Four years ago, Nicole Weiss noticed her oldest daughter, then in first grade, was struggling with writing, spelling, and memorizing CVC or “consonant-vowel-consonant” words like “cat” and “hot.” “My gut was telling me that something was not right, but I couldn’t put my finger on it,” says Weiss, a Longmont mom of two.
Weiss recognized other red flags: letter confusion, a failure to put shoes on the correct foot or be able to tie them, and an inability to ride a two-wheel bike, unlike her peers.
When her daughter read, she labored with fluency (reading accurately, quickly, and with expression) and comprehension, despite being an articulate speaker. “But when we read [a] story to her, she fully understood the meaning,” Weiss says.
This story is a common one, says Elsa Cardenas-Hagan, a speech and language pathologist and chairperson for the National Joint Committee on Learning Disabilities.
“Usually the children that seem pretty verbal and seem like they should be able to have these skills oftentimes ask, ‘Why am I having this trouble because I’m just as smart as anyone else?’” Cardenas-Hagan says. “When a child isn’t keeping up with peers and has all the potential to keep up, then we worry.”
After paying for a private evaluation, Weiss’ daughter was diagnosed with dyslexia and attention-deficit hyperactivity disorder (ADHD), joining the one in five U.S. students who face learning and attention issues, according to several organizations including the National Center for Learning Disabilities (NCLD).
In the organization’s report “The State of Learning Disabilities: Understanding the 1 in 5,” based on data from the 2015-2016 school year, 48 percent of parents believe incorrectly that children will outgrow these difficulties; 33 percent of educators say that sometimes what others call a learning disability is just laziness.
As defined by the NCLD, learning and attention disorders like dyslexia and ADHD “are brain-based difficulties in reading, writing, math, organization, focus, listening comprehension, social skills, motor skills, or a combination of these.” However, they are “not the result of low intelligence, poor vision or hearing, or lack of access to quality instruction.”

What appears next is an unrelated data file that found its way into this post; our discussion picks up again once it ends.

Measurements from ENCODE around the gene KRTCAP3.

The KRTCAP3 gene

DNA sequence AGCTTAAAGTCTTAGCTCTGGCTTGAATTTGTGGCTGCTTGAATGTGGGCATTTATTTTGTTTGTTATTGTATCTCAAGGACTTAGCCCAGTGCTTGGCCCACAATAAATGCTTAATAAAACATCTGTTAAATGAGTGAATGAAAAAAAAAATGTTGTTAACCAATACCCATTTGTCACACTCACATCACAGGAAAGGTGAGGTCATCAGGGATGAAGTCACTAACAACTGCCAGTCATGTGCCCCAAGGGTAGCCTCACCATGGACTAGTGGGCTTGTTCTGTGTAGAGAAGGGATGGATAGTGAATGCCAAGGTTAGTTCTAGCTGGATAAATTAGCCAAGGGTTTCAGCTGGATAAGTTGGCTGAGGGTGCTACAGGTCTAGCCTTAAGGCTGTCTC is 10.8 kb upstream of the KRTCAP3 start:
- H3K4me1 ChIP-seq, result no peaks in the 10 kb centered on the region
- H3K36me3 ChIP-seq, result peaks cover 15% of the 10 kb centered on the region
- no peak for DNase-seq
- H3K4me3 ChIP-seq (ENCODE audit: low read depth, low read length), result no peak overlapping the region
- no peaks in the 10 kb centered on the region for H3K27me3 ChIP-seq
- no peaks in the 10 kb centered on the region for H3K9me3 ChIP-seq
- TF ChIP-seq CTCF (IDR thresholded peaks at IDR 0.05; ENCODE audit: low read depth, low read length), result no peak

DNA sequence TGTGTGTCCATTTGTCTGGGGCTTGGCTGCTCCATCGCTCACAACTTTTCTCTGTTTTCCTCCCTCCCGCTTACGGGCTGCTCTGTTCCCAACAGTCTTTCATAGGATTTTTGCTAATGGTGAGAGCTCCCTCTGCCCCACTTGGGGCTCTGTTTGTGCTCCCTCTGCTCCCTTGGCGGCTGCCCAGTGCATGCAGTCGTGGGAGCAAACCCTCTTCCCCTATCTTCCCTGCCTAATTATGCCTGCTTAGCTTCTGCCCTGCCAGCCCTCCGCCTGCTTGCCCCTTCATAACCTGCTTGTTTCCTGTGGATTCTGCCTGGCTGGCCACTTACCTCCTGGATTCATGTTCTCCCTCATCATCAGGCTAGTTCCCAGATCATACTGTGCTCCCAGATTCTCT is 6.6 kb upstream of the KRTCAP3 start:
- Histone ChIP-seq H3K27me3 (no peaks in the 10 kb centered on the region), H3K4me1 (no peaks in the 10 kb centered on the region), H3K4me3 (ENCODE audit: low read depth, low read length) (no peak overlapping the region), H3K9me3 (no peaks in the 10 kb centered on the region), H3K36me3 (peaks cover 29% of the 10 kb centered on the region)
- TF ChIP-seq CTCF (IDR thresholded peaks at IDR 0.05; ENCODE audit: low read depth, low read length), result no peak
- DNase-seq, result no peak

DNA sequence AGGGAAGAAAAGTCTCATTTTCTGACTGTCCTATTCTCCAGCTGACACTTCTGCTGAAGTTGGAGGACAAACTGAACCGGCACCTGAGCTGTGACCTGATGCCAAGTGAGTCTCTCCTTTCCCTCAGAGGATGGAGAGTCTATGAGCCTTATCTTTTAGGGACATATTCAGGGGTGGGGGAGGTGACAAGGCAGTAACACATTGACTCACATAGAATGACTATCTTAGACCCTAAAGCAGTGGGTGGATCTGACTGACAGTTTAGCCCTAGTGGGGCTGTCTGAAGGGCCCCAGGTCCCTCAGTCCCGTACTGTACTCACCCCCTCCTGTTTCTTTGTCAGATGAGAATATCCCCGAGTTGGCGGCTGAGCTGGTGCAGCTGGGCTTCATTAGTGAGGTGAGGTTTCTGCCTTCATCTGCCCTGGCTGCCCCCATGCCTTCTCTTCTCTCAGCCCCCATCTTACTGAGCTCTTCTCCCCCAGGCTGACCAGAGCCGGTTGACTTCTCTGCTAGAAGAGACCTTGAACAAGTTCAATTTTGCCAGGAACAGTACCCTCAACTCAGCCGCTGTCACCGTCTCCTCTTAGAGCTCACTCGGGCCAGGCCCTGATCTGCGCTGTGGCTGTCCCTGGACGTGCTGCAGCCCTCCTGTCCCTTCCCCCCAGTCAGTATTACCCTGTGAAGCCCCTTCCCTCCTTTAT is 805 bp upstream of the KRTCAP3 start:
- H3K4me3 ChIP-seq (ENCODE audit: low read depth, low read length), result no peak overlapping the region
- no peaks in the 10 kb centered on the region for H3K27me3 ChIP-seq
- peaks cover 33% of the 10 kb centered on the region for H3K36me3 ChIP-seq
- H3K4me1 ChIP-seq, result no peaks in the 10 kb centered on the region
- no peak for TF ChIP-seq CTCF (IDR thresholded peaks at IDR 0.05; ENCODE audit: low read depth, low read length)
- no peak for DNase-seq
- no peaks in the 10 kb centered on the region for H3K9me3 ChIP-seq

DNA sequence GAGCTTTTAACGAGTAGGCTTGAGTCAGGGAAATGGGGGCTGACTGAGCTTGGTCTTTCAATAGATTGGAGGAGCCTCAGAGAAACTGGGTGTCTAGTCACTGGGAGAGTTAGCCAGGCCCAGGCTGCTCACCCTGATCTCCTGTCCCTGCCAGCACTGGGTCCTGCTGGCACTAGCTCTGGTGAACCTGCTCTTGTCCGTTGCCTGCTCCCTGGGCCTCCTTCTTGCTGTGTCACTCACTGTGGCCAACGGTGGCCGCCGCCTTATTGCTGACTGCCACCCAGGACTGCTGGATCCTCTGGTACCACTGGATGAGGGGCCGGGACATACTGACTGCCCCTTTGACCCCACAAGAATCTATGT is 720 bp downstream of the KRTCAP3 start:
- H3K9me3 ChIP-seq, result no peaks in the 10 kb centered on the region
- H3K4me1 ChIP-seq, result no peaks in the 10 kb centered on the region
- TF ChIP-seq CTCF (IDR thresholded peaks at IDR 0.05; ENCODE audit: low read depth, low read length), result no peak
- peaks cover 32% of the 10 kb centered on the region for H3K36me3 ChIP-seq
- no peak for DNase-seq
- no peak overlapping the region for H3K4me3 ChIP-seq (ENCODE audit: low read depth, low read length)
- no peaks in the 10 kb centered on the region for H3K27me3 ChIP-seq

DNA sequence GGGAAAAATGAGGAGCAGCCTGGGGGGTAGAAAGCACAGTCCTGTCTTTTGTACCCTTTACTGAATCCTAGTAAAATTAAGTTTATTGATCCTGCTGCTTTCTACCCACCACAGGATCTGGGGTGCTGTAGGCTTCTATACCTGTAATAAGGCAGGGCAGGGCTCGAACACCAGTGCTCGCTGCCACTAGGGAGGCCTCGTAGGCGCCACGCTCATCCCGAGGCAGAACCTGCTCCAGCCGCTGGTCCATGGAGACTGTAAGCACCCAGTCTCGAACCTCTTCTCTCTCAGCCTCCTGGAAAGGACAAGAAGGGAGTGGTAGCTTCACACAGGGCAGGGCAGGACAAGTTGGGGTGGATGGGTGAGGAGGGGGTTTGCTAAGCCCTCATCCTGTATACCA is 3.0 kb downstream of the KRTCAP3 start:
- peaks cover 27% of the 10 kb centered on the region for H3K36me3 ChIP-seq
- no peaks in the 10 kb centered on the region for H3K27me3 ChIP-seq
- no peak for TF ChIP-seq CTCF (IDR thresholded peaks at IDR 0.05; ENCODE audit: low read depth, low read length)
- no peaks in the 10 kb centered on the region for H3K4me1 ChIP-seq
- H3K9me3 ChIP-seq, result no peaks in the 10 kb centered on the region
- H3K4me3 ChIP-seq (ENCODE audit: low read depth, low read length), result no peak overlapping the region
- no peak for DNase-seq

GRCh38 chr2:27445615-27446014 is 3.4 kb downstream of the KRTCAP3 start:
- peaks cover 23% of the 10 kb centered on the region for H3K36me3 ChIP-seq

“It’s actually a neurological disorder,” says Stephanie Sharp, a Denver-based, licensed child psychologist with specialized training in assessment. “The brain literally works differently for kiddos and individuals with learning disabilities.”
If you suspect your child is suffering from a learning disability, start here:
The earlier, the better.
“Don’t wait and see,” says Cardenas-Hagan. “Parents are often guilty of saying, ‘Maybe it’s just a part of development.’ It’s almost as if [parents] are thinking it’ll work itself out.”
Sharp says, the more quickly professionals can identify something is not working for a student, the quicker they can find an effective intervention that’s proving to work. “If we’re able to get in there and intervene early [in early elementary school], the outcomes are better,” she adds.
Early intervention also means curbing social and emotional difficulties. “[Kids] start having more self-awareness and comparing themselves to peers. They start feeling different,” Sharp says. “That can really come into play and affect their self-esteem. It’s another reason why early intervention is the key.”
Talk with teachers.
It’s always beneficial to establish good communication with your child’s teacher early, before problems arise. “Ask questions of the teacher, ‘How is my child compared to others?’ ‘How did my child do on these screenings?’” says Cardenas-Hagan.